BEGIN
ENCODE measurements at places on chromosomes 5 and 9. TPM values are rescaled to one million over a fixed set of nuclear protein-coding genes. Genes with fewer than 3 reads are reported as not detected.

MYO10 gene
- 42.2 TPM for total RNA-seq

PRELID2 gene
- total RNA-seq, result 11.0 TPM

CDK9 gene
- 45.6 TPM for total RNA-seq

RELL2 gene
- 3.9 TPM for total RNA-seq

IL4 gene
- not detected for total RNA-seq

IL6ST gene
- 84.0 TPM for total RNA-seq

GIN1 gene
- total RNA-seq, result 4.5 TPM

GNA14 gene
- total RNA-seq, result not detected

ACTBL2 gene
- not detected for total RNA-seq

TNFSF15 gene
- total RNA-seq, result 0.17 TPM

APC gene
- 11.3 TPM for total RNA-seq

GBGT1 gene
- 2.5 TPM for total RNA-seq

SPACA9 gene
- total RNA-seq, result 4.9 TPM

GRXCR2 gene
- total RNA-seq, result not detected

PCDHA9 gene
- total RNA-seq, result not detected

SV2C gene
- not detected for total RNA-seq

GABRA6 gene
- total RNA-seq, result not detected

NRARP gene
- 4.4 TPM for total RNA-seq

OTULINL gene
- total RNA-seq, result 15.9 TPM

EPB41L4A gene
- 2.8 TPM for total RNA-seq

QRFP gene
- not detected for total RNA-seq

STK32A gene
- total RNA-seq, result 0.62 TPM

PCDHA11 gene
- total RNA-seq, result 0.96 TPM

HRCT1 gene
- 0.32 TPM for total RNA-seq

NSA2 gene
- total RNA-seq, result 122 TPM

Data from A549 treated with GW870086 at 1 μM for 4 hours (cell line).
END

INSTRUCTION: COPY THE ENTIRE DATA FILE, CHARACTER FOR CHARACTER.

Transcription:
ENCODE measurements at places on chromosomes 5 and 9. TPM values are rescaled to one million over a fixed set of nuclear protein-coding genes. Genes with fewer than 3 reads are reported as not detected.

MYO10 gene
- 42.2 TPM for total RNA-seq

PRELID2 gene
- total RNA-seq, result 11.0 TPM

CDK9 gene
- 45.6 TPM for total RNA-seq

RELL2 gene
- 3.9 TPM for total RNA-seq

IL4 gene
- not detected for total RNA-seq

IL6ST gene
- 84.0 TPM for total RNA-seq

GIN1 gene
- total RNA-seq, result 4.5 TPM

GNA14 gene
- total RNA-seq, result not detected

ACTBL2 gene
- not detected for total RNA-seq

TNFSF15 gene
- total RNA-seq, result 0.17 TPM

APC gene
- 11.3 TPM for total RNA-seq

GBGT1 gene
- 2.5 TPM for total RNA-seq

SPACA9 gene
- total RNA-seq, result 4.9 TPM

GRXCR2 gene
- total RNA-seq, result not detected

PCDHA9 gene
- total RNA-seq, result not detected

SV2C gene
- not detected for total RNA-seq

GABRA6 gene
- total RNA-seq, result not detected

NRARP gene
- 4.4 TPM for total RNA-seq

OTULINL gene
- total RNA-seq, result 15.9 TPM

EPB41L4A gene
- 2.8 TPM for total RNA-seq

QRFP gene
- not detected for total RNA-seq

STK32A gene
- total RNA-seq, result 0.62 TPM

PCDHA11 gene
- total RNA-seq, result 0.96 TPM

HRCT1 gene
- 0.32 TPM for total RNA-seq

NSA2 gene
- total RNA-seq, result 122 TPM

Data from A549 treated with GW870086 at 1 μM for 4 hours (cell line).